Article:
In Iraq, researchers hope to find rock layers that yield an understanding of how and why life came back after dinosaurs died out.
The University of Mosul’s professors and students have come back to the campus, but have to cope with demolished and scarred infrastructure and lingering security concerns.
New informal settlements built in Duhok are improving their designs, partly out of fear of government reprisals.
A professor’s visit to a historic church makes him think about using Iraq’s rich history and religious diversity to create economic opportunity.
As crises escalate, so does the number of displaced scientists. But a precise overall count is elusive.
Works by two artists from the Middle East, recently shown in New York, reflect on the effects of conquest, past and present.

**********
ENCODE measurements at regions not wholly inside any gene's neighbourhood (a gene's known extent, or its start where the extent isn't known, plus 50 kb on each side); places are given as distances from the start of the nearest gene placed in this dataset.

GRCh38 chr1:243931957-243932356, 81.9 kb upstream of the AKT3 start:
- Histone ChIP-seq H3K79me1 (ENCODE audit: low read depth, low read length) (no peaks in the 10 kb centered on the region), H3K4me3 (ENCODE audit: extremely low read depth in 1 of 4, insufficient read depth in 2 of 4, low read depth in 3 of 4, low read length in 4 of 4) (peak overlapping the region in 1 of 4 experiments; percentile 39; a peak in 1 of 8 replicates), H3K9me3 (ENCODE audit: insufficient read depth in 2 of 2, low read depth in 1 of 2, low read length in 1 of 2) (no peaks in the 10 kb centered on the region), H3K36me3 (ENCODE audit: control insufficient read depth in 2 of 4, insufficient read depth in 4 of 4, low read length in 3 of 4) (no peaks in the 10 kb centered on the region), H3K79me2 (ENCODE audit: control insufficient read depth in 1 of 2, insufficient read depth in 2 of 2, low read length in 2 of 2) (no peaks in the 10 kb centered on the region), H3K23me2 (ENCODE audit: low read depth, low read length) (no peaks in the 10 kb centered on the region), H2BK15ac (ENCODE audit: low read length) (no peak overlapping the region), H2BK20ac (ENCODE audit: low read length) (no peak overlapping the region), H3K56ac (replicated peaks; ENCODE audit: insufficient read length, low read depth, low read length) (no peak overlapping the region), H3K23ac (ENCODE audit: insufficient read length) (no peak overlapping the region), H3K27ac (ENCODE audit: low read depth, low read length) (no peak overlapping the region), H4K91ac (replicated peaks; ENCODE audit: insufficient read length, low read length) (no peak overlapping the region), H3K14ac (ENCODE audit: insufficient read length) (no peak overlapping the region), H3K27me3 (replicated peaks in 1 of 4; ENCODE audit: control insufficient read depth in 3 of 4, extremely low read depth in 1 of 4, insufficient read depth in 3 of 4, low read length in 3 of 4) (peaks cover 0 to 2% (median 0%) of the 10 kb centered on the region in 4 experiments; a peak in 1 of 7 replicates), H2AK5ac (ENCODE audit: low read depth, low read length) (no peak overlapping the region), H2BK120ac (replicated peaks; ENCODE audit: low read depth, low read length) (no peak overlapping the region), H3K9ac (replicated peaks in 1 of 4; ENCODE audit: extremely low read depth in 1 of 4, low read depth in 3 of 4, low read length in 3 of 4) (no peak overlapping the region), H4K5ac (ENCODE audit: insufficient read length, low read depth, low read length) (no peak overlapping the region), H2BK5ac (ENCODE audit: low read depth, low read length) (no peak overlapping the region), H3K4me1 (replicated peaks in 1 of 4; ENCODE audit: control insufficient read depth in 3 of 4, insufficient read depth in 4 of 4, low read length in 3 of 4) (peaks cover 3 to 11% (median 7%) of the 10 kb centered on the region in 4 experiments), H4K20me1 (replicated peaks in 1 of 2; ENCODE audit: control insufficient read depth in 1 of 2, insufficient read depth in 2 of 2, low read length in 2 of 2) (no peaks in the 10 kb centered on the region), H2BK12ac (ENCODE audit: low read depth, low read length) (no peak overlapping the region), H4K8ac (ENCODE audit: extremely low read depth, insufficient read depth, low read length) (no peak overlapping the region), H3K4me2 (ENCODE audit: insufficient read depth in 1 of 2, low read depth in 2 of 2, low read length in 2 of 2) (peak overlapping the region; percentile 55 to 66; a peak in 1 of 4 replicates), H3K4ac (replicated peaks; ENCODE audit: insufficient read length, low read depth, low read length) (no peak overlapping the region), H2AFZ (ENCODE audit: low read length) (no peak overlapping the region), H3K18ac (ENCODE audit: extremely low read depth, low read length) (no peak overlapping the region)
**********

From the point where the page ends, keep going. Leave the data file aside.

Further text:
Arab participation in research is high compared to the rest of the world, but that rate masks difficulties women face in some countries and in male-dominated disciplines.
A reporter’s book about a group of refugee children from a variety of backgrounds shows how a good school, and a good teacher, can help.
In a prescient paper, published posthumously, the sociologist Faleh Abdul Jabar described the social forces at work in recent Iraqi politics.
Scholars compared the New York Times’s removal of documents to past thefts of artifacts by archaeologists and armies.